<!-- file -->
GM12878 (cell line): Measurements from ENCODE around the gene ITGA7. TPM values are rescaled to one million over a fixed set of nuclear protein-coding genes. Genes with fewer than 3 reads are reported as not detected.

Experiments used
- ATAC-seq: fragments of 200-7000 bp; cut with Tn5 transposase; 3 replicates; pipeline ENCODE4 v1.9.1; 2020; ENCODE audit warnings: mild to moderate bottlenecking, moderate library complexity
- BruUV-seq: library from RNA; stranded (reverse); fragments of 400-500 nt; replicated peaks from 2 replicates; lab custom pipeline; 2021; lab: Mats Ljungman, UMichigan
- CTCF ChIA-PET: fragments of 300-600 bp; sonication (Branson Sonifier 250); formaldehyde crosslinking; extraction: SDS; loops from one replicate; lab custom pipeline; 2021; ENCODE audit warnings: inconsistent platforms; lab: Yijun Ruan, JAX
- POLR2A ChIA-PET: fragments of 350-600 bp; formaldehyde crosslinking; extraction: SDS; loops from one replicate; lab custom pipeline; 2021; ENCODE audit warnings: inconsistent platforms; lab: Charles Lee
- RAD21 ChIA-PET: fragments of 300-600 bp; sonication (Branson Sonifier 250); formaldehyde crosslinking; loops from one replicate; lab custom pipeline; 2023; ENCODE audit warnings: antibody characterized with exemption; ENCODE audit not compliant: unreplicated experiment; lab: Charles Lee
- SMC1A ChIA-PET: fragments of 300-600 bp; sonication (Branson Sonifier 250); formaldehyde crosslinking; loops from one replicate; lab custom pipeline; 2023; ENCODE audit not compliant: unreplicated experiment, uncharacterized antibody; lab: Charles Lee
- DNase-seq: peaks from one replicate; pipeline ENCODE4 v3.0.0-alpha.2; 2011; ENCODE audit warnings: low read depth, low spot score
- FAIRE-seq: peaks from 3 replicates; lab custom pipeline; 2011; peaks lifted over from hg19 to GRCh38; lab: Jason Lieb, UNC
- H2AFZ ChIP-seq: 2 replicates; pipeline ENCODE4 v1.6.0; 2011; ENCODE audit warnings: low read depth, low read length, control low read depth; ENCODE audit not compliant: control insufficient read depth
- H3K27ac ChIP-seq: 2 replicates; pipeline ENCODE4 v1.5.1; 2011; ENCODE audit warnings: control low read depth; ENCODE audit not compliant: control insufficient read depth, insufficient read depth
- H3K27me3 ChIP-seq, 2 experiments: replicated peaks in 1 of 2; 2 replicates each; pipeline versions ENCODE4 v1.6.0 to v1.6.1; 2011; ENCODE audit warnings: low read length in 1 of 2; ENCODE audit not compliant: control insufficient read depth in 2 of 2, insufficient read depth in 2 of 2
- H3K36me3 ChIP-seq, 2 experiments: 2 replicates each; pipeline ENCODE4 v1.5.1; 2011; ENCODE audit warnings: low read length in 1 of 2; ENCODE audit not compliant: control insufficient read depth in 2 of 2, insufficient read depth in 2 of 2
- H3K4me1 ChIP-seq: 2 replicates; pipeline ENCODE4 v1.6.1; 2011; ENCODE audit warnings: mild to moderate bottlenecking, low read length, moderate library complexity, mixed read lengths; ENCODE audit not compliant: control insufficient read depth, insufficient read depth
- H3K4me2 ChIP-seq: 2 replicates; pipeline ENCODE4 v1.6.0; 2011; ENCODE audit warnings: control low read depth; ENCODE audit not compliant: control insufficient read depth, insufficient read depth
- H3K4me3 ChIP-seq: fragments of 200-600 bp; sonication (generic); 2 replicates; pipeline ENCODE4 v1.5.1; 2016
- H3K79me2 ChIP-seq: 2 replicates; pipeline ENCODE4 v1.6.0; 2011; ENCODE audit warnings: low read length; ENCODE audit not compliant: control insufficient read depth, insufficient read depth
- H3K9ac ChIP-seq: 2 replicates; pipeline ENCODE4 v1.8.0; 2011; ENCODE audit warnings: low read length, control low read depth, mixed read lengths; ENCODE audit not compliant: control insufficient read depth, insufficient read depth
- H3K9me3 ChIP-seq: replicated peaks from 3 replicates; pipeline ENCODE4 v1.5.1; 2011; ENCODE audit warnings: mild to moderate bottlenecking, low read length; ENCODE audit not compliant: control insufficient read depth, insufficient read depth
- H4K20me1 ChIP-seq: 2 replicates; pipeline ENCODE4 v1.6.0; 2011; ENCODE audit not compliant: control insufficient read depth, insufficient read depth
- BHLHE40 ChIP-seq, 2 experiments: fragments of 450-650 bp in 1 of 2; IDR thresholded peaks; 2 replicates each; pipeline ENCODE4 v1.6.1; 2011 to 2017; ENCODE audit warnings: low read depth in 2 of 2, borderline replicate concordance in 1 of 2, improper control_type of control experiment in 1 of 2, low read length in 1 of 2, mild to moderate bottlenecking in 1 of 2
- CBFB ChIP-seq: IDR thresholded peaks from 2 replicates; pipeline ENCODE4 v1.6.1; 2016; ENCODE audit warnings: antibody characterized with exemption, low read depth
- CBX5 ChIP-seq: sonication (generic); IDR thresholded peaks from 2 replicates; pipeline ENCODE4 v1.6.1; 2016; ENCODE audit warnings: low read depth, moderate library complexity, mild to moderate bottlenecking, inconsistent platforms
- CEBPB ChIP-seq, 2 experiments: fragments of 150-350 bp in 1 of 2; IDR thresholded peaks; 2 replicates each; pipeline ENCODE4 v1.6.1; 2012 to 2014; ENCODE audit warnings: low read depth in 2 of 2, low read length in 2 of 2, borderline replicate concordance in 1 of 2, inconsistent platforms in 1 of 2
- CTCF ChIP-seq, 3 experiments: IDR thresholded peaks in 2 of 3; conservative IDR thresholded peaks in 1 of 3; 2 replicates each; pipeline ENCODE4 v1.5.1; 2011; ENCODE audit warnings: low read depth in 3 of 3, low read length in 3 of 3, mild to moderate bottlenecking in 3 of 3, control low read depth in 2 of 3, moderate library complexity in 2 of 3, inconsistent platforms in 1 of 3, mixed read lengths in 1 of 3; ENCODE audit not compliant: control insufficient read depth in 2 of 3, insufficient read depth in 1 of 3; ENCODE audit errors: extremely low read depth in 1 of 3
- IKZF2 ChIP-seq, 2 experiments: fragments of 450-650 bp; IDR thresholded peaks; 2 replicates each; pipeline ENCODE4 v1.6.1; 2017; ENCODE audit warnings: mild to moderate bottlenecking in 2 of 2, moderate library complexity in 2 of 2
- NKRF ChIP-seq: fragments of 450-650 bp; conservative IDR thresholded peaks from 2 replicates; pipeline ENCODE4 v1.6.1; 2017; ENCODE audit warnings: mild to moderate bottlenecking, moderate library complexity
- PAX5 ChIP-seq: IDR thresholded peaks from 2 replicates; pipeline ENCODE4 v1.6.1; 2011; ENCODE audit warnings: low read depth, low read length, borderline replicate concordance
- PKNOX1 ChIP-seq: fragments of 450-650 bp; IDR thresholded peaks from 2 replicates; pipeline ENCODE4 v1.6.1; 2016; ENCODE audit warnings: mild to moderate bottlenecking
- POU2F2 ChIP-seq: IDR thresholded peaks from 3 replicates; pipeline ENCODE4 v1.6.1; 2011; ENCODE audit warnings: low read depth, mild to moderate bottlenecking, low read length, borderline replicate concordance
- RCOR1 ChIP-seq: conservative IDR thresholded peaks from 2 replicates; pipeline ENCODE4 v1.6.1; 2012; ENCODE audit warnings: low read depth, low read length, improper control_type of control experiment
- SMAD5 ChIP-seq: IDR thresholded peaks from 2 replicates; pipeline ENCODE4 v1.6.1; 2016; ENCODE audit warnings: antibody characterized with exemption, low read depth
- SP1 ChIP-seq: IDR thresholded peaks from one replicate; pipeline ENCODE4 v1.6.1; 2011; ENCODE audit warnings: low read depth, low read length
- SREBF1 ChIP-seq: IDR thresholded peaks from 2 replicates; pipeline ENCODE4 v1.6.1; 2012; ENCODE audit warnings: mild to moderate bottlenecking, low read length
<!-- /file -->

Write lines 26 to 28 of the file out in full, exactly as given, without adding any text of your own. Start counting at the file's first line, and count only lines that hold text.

- CTCF ChIP-seq, 3 experiments: IDR thresholded peaks in 2 of 3; conservative IDR thresholded peaks in 1 of 3; 2 replicates each; pipeline ENCODE4 v1.5.1; 2011; ENCODE audit warnings: low read depth in 3 of 3, low read length in 3 of 3, mild to moderate bottlenecking in 3 of 3, control low read depth in 2 of 3, moderate library complexity in 2 of 3, inconsistent platforms in 1 of 3, mixed read lengths in 1 of 3; ENCODE audit not compliant: control insufficient read depth in 2 of 3, insufficient read depth in 1 of 3; ENCODE audit errors: extremely low read depth in 1 of 3
- IKZF2 ChIP-seq, 2 experiments: fragments of 450-650 bp; IDR thresholded peaks; 2 replicates each; pipeline ENCODE4 v1.6.1; 2017; ENCODE audit warnings: mild to moderate bottlenecking in 2 of 2, moderate library complexity in 2 of 2
- NKRF ChIP-seq: fragments of 450-650 bp; conservative IDR thresholded peaks from 2 replicates; pipeline ENCODE4 v1.6.1; 2017; ENCODE audit warnings: mild to moderate bottlenecking, moderate library complexity